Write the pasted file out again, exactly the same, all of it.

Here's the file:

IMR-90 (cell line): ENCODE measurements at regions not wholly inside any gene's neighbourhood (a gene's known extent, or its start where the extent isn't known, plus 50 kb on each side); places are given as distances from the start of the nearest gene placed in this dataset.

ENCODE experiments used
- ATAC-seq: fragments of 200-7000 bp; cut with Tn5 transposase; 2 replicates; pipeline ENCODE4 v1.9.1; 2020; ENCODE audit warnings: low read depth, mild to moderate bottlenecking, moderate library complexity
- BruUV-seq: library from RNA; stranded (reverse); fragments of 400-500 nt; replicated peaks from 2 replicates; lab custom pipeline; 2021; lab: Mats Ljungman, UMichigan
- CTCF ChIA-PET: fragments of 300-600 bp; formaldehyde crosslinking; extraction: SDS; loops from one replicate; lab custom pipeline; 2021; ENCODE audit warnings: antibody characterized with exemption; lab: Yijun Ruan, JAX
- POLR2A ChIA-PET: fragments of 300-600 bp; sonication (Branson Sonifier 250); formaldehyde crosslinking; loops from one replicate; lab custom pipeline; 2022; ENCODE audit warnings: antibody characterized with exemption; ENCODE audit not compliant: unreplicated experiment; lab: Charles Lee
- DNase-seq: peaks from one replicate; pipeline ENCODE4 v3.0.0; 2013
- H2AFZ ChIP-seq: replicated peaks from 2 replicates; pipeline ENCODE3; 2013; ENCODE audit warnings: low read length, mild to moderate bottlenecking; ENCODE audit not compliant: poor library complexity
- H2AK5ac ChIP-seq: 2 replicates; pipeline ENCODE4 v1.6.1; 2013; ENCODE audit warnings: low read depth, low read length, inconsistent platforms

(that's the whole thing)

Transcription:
IMR-90 (cell line): ENCODE measurements at regions not wholly inside any gene's neighbourhood (a gene's known extent, or its start where the extent isn't known, plus 50 kb on each side); places are given as distances from the start of the nearest gene placed in this dataset.

ENCODE experiments used
- ATAC-seq: fragments of 200-7000 bp; cut with Tn5 transposase; 2 replicates; pipeline ENCODE4 v1.9.1; 2020; ENCODE audit warnings: low read depth, mild to moderate bottlenecking, moderate library complexity
- BruUV-seq: library from RNA; stranded (reverse); fragments of 400-500 nt; replicated peaks from 2 replicates; lab custom pipeline; 2021; lab: Mats Ljungman, UMichigan
- CTCF ChIA-PET: fragments of 300-600 bp; formaldehyde crosslinking; extraction: SDS; loops from one replicate; lab custom pipeline; 2021; ENCODE audit warnings: antibody characterized with exemption; lab: Yijun Ruan, JAX
- POLR2A ChIA-PET: fragments of 300-600 bp; sonication (Branson Sonifier 250); formaldehyde crosslinking; loops from one replicate; lab custom pipeline; 2022; ENCODE audit warnings: antibody characterized with exemption; ENCODE audit not compliant: unreplicated experiment; lab: Charles Lee
- DNase-seq: peaks from one replicate; pipeline ENCODE4 v3.0.0; 2013
- H2AFZ ChIP-seq: replicated peaks from 2 replicates; pipeline ENCODE3; 2013; ENCODE audit warnings: low read length, mild to moderate bottlenecking; ENCODE audit not compliant: poor library complexity
- H2AK5ac ChIP-seq: 2 replicates; pipeline ENCODE4 v1.6.1; 2013; ENCODE audit warnings: low read depth, low read length, inconsistent platforms